May 2018 file photo of Tulare Regional Medical Center
Written by John Lindt
Kaweah Delta Healthcare District sent the board of the Tulare hospital some good news and some bad this week.
The good news is the Visalia district hospital is ready to help, offering affiliation with the shuttered medical center and saying it can help reopen the doors of Tulare Regional Medical Center by the end of this year.
As for the bad news, in a June 18 letter, Kaweah’s CEO Gary Herbst advised that the Visalia district hospital is “not in a position to invest in or loan TRMC the requested $22 million of funds.”
The $22 million figure was included in Tulare’s May 25 Request For Proposals that they sent out to four area hospitals.
In that RFP, Tulare notes “projections indicated a short-term need for a $10 million loan or credit facility to re-open and an additional $12 million need to stabilize the hospital operations. What type of credit and on what terms would you be willing to initially provide?”
In response to the request, Herbst responded that Kaweah would be neither the source of funding nor would it be able to move forward unless Tulare obtained the funds first.
Herbst’s June 18 letter says “We would only move forward with an affiliation if TRMC is able to secure such funds from another source (i.e., the State through the budgetary process or declaration of emergency condition).”
Tulare does have a request pending with the state’s Emergency Services office but Tulare Board Member Kevin Northcraft is not optimistic.”Their initial repose was not very positive,” shrugs Northcraft, despite a plea from the county Board of Supervisors.
Looking to encourage a longterm affiliation, the Tulare RFP suggests a partner wouldn’t be throwing their money away, arguing that “projections also indicate that an annual operating profit of approximately $8 million can be achieved once the hospital achieves an annual average occupancy of 40 beds” in the 112-bed complex.
The Tulare statement continues ”Offering to provide such assistance will be an essential part of the District’s decision in choosing an Affiliate/leasing partner. Further, the Affiliate’s operating lease could be used to help secure an issue of lease revenue bonds to provide, in part, the financing needed to re-open, re-staff and ramp-up the Hospital’s operations.”
The partner hospital might expect a long term lease (25 years) to spread the investment over time, said Northcraft.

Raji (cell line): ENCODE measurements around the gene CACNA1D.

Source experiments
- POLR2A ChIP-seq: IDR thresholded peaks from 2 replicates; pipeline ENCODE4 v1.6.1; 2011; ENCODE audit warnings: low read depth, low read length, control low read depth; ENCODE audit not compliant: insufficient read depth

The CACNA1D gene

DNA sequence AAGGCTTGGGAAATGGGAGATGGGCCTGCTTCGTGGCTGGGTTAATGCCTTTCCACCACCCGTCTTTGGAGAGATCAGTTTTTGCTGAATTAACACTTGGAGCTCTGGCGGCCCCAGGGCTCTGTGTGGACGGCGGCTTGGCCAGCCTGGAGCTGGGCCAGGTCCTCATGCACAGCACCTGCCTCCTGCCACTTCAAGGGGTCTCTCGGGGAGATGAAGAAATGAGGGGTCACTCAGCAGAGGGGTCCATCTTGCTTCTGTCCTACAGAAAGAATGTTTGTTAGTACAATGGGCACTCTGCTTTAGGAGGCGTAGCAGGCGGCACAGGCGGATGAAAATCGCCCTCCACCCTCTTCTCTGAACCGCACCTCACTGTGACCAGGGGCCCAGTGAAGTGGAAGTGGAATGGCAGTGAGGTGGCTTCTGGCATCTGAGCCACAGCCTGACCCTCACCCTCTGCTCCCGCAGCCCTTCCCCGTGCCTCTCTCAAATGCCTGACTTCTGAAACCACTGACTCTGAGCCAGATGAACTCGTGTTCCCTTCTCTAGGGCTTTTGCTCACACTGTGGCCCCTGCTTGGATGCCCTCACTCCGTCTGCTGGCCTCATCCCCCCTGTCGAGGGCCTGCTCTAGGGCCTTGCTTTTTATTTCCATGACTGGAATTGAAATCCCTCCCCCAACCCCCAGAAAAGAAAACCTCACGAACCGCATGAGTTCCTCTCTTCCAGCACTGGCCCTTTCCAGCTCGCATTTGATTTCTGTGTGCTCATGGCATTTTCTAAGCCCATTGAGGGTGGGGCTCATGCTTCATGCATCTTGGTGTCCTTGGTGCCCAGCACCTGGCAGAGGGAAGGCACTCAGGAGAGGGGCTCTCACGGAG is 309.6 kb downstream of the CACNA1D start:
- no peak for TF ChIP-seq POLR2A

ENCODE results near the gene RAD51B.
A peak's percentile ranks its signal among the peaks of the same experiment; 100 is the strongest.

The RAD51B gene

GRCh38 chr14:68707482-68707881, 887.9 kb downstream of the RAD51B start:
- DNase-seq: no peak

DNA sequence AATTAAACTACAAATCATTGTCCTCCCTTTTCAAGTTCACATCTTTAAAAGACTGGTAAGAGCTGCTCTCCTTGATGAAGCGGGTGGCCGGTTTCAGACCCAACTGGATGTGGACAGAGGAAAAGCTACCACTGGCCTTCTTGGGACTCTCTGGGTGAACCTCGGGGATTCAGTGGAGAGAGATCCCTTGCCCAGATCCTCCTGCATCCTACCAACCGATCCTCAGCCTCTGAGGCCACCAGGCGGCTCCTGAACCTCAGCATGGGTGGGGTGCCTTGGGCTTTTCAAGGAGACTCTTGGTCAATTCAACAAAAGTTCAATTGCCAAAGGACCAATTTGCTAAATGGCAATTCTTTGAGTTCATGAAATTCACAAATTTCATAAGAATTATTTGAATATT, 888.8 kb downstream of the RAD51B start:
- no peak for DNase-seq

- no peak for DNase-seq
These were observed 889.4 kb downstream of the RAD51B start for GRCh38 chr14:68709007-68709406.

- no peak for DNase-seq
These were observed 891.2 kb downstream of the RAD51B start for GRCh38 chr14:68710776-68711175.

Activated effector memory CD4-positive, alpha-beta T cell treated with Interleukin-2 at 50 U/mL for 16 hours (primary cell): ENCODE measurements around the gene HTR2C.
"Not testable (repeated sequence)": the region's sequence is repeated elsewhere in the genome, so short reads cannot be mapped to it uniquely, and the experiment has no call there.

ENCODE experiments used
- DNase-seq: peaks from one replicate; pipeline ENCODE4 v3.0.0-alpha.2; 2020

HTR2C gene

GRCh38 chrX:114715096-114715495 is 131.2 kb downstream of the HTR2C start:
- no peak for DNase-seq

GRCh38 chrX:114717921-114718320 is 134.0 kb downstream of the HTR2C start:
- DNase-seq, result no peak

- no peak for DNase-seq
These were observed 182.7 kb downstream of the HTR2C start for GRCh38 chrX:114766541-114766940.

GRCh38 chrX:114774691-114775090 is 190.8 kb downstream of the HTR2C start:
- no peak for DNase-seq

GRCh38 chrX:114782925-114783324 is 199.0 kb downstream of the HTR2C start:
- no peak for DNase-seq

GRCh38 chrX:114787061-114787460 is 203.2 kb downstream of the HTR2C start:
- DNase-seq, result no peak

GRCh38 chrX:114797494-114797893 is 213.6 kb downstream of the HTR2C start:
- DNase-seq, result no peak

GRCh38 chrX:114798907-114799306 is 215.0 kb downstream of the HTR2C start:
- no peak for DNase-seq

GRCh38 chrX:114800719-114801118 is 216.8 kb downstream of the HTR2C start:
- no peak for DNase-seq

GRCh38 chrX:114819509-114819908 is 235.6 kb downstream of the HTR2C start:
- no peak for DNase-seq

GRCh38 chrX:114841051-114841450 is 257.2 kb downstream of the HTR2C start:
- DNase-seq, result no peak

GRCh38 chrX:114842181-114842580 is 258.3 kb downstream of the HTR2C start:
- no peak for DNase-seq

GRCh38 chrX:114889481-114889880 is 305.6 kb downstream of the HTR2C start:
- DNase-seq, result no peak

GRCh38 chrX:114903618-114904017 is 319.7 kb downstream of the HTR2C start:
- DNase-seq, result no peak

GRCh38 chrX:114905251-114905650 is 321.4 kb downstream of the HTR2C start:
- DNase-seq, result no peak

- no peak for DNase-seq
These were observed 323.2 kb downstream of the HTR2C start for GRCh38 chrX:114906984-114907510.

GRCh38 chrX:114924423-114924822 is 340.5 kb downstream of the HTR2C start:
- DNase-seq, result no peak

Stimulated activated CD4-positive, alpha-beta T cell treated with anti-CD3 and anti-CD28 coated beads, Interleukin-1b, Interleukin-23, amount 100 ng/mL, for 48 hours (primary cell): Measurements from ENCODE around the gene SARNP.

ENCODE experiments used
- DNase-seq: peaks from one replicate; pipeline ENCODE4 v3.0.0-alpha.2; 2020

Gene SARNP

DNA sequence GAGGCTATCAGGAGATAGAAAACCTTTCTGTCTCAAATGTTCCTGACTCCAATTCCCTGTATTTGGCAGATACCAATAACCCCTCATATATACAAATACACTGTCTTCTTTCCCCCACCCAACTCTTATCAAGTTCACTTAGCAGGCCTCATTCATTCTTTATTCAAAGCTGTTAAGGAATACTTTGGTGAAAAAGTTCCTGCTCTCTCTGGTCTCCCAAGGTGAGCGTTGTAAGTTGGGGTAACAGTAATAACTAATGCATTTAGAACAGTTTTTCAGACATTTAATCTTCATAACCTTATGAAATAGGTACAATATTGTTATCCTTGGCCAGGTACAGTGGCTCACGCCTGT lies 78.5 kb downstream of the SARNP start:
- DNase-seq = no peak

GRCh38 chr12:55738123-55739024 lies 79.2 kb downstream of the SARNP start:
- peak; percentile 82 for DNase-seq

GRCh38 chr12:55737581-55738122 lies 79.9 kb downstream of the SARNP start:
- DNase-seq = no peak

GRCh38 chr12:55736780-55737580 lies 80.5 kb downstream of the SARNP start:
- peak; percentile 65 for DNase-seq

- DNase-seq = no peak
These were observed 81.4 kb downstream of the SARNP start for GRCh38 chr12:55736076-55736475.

To make the happen there would be a voter referendum on the matter.
Tulare would like to set an October opening date, about a year after the hospital closed. But in Kaweah’s response Herbst says they would need more time given the state of affairs, long closure and bankruptcy as well as “the manner in which it (the operation) was maintained and managed by HCCA,” the former management team now ousted by the community and under investigation by the Tulare County District Attorney.
Kaweah suggests Tulare work to “secure an extension of the license suspension to December 31, 2018. Kaweah Delta is prepared to support you in this effort and believes that our collaborative efforts can be successful.”
The letter from Herbst adds that “Contrary to what some folks might believe, Kaweah Delta fully supports TRMC’s desire to operate as an acute-care hospital — delivering babies, performing surgery, treating a host of medical and surgical illnesses and injuries and operating a busy emergency department. We don’t see TRMC performing open-heart surgery, neurosurgery or other high-end procedures generally left to tertiary-level hospitals. but we do see TRMC running as a very busy acute-care hospital, helping Kaweah Delta and Sierra View Medical Center meet the healthcare needs of Tulare County residents.”
Northcraft says the Tulare board will meet the week of June 27 to hear recommendations of affiliation now that the four” affirmative” responses have been received.
Given that Northcraft and the Tulare board knew the hurdles a district hospital with their own expensive seismic issues faces — Kaweah’s response is probably no surprise to Tulare.
”We’re kinda in the same boat,” figures Northcraft.
Northcraft says he would describe Kaweah’s decision of offering no financing “a major obstacle” to an affiliation with them, but added that the Visalia team has been “just great “ to work with, noting that Visalia has taken the brunt of impacts when Tulare residents need emergency care.
Northcraft says some of the other hospitals have offered financing in their response to the RFP, but the details have to be worked out over what security the partner would accept.
“State law does not allow borrowing on hospital buildings” and Tulare’s fitness complex — Evolutions — has a lien on it from HCCA.
The three other potential partners are Fresno’s Community Medical Center affiliated with the Santee medical group, Dignity Health with a facility in Bakersfield and Adventist Health with facilities in Selma, Reedley and Hanford.
Look for some news June 27.